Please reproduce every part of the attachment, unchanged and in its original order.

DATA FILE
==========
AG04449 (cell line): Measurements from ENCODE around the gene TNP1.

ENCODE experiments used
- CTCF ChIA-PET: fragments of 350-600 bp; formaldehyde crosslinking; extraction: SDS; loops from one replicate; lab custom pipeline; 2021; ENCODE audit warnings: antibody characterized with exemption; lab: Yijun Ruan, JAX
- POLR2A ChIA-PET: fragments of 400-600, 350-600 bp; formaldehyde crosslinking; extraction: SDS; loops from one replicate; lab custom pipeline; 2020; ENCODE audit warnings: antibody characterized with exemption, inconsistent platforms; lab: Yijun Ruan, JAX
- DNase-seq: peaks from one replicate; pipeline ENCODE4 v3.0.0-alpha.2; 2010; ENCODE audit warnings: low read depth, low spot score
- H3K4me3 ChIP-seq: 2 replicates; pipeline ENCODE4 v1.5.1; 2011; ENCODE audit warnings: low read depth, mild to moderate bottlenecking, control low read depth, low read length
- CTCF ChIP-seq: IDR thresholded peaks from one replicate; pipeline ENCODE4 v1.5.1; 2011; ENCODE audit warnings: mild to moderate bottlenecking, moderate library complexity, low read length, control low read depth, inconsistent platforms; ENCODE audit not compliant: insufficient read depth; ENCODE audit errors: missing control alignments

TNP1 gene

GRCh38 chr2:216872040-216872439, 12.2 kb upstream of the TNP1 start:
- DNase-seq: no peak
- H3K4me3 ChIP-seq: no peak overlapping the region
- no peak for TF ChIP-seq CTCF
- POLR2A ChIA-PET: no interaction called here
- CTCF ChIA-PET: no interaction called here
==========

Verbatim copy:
AG04449 (cell line): Measurements from ENCODE around the gene TNP1.

ENCODE experiments used
- CTCF ChIA-PET: fragments of 350-600 bp; formaldehyde crosslinking; extraction: SDS; loops from one replicate; lab custom pipeline; 2021; ENCODE audit warnings: antibody characterized with exemption; lab: Yijun Ruan, JAX
- POLR2A ChIA-PET: fragments of 400-600, 350-600 bp; formaldehyde crosslinking; extraction: SDS; loops from one replicate; lab custom pipeline; 2020; ENCODE audit warnings: antibody characterized with exemption, inconsistent platforms; lab: Yijun Ruan, JAX
- DNase-seq: peaks from one replicate; pipeline ENCODE4 v3.0.0-alpha.2; 2010; ENCODE audit warnings: low read depth, low spot score
- H3K4me3 ChIP-seq: 2 replicates; pipeline ENCODE4 v1.5.1; 2011; ENCODE audit warnings: low read depth, mild to moderate bottlenecking, control low read depth, low read length
- CTCF ChIP-seq: IDR thresholded peaks from one replicate; pipeline ENCODE4 v1.5.1; 2011; ENCODE audit warnings: mild to moderate bottlenecking, moderate library complexity, low read length, control low read depth, inconsistent platforms; ENCODE audit not compliant: insufficient read depth; ENCODE audit errors: missing control alignments

TNP1 gene

GRCh38 chr2:216872040-216872439, 12.2 kb upstream of the TNP1 start:
- DNase-seq: no peak
- H3K4me3 ChIP-seq: no peak overlapping the region
- no peak for TF ChIP-seq CTCF
- POLR2A ChIA-PET: no interaction called here
- CTCF ChIA-PET: no interaction called here